Today, in the Calculated Risk Real Estate Newsletter: Inflation Adjusted House Prices 3.8% Below Peak; Houses are the least “affordable” since 1982 when 30-year mortgage rates were over 14%
Excerpt: It has been over 16 years since the bubble peak. In the October Case-Shiller released Tuesday, the seasonally adjusted National Index (SA), was reported as being 62% above the bubble peak in 2006. However, in real terms, the National index (SA) is about 12% above the bubble peak (and historically there has been an upward slope to real house prices). The composite 20, in real terms, is about 2% above the bubble peak.
Both indexes have declined for five consecutive months in real terms (inflation adjusted).
People usually graph nominal house prices, but it is also important to look at prices in real terms. As an example, if a house price was $200,000 in January 2000, the price would be almost $339,000 today adjusted for inflation (69.5% increase). That is why the second graph below is important – this shows “real” prices. …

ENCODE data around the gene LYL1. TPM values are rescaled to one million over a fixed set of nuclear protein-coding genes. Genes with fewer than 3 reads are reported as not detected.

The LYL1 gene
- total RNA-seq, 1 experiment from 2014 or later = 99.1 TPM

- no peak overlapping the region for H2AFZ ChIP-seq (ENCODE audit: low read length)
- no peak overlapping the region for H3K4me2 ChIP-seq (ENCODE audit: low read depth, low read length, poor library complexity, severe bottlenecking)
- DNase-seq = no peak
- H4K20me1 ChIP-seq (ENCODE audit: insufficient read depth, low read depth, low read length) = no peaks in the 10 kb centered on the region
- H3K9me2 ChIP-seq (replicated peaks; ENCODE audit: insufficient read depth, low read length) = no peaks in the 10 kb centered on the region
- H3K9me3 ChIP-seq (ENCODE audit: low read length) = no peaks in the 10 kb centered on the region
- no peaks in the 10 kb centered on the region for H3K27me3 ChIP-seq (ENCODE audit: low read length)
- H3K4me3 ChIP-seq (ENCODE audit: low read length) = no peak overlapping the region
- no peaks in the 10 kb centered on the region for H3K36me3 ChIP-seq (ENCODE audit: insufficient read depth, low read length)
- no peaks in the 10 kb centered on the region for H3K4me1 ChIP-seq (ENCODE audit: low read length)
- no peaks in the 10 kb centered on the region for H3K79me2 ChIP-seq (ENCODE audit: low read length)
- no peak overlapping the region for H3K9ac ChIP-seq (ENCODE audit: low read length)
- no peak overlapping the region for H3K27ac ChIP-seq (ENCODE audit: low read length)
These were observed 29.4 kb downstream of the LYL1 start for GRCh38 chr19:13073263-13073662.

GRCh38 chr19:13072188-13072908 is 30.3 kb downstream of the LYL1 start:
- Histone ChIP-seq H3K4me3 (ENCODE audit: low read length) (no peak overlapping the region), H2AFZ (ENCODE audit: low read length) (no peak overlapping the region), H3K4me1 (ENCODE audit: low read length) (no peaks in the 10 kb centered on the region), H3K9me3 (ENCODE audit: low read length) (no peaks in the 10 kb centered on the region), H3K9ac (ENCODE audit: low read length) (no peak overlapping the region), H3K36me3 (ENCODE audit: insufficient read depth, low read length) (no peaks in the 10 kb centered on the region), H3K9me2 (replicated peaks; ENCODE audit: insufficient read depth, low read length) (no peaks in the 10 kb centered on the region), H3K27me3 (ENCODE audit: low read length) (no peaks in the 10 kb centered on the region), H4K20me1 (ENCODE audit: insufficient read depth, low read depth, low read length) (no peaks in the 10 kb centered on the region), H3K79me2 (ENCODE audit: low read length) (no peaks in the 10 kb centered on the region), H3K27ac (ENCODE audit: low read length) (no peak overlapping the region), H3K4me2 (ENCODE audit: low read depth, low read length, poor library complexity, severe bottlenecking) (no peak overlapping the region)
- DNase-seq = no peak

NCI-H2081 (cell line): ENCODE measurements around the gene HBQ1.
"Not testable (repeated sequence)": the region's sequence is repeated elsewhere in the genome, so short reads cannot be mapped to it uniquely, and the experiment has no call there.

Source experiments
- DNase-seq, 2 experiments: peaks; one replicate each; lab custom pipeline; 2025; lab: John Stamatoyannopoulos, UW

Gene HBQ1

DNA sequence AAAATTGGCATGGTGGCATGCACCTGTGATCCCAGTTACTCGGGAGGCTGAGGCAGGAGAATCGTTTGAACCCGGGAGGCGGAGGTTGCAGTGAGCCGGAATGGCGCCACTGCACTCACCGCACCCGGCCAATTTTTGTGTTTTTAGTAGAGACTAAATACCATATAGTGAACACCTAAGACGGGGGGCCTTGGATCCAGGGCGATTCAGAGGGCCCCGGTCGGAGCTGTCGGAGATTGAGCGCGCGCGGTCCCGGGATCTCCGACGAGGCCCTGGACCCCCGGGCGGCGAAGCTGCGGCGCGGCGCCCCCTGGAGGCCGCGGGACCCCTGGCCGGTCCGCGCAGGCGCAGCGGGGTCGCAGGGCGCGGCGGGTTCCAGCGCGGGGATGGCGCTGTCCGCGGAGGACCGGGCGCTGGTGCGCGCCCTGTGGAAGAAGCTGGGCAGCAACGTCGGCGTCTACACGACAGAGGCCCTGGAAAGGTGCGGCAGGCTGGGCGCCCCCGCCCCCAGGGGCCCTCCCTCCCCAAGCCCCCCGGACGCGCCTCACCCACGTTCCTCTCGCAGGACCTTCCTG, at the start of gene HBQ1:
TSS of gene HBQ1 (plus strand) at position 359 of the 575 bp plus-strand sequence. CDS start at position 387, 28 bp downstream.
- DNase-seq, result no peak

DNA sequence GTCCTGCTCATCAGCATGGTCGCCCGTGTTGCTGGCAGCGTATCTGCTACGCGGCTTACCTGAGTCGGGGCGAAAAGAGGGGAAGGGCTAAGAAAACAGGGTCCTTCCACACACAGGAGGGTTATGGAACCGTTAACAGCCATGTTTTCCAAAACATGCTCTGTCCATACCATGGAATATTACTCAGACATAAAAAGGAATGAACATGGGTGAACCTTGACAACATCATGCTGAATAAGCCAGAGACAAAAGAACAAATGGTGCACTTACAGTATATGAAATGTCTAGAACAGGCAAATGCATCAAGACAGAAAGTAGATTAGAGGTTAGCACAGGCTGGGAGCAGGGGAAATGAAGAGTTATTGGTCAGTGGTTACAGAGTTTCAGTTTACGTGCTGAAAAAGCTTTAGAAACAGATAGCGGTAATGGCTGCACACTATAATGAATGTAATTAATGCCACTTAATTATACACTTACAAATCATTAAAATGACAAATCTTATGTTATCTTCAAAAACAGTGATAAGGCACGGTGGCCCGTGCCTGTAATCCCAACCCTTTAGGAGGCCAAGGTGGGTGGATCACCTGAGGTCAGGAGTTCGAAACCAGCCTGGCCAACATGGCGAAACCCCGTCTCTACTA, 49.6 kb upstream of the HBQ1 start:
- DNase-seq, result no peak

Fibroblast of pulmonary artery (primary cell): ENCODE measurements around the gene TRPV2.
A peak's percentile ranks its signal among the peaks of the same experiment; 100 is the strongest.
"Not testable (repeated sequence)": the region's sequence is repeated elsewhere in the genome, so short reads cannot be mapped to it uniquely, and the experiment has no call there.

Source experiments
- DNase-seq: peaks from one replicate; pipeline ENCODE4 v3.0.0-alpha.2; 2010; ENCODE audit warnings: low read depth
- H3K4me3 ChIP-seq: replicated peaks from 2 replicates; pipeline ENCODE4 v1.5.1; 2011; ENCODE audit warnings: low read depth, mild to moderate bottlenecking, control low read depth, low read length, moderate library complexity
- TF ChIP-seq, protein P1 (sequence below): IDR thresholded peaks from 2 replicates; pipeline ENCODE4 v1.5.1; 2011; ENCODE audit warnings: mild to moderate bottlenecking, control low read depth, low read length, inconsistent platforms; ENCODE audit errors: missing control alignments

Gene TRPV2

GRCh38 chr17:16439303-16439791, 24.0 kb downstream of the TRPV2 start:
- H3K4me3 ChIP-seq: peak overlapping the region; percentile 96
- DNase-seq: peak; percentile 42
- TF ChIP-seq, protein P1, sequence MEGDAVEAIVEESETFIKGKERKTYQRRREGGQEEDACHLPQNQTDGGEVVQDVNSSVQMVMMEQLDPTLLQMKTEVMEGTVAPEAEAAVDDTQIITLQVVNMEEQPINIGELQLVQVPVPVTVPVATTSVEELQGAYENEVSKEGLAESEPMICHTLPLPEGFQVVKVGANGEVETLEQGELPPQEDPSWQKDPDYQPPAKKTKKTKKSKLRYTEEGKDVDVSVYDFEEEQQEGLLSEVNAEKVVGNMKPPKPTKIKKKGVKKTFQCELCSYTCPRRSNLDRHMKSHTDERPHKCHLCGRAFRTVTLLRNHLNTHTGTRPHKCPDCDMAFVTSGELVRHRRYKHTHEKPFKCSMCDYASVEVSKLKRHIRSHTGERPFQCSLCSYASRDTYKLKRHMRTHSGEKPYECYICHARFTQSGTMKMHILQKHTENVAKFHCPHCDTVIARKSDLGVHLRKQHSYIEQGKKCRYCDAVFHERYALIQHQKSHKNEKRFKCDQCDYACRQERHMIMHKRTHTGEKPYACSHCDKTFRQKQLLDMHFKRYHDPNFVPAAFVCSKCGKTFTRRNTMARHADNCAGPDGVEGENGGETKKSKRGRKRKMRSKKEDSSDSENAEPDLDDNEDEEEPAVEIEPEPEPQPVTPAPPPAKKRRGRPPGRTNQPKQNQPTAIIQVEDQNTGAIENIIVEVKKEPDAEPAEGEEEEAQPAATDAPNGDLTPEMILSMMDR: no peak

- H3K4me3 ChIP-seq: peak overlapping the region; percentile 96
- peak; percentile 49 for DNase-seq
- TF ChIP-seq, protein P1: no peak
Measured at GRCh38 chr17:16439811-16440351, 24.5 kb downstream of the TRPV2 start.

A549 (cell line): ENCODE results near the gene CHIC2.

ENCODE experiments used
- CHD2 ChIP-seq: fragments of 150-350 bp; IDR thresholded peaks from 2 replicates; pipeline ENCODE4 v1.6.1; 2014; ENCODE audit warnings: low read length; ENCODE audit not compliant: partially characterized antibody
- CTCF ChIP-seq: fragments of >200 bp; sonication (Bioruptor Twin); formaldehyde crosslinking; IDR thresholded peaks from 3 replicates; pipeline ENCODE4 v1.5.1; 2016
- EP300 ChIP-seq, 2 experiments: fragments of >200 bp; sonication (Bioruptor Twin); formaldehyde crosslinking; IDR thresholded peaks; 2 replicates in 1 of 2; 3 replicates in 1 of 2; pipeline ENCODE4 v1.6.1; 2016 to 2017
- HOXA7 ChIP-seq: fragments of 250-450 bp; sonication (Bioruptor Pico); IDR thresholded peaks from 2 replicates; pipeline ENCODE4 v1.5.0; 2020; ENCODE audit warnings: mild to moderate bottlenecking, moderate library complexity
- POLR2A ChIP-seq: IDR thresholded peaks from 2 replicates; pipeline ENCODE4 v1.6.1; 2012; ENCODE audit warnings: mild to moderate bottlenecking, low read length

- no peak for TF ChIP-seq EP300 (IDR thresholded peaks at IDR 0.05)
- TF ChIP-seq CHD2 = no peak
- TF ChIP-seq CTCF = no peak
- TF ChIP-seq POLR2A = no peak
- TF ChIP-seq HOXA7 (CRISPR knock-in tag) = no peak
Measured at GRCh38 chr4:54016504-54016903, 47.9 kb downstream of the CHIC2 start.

The second graph shows the same two indexes in real terms (adjusted for inflation using CPI less Shelter). Note: some people use other inflation measures to adjust for real prices. In real terms, the National index is 3.8% below the recent peak, and the Composite 20 index is 5.1% below the recent peak in 2022.
In real terms, house prices are still above the bubble peak levels. There is an upward slope to real house prices, and it has been over 16 years since the previous peak, but real prices are historically high.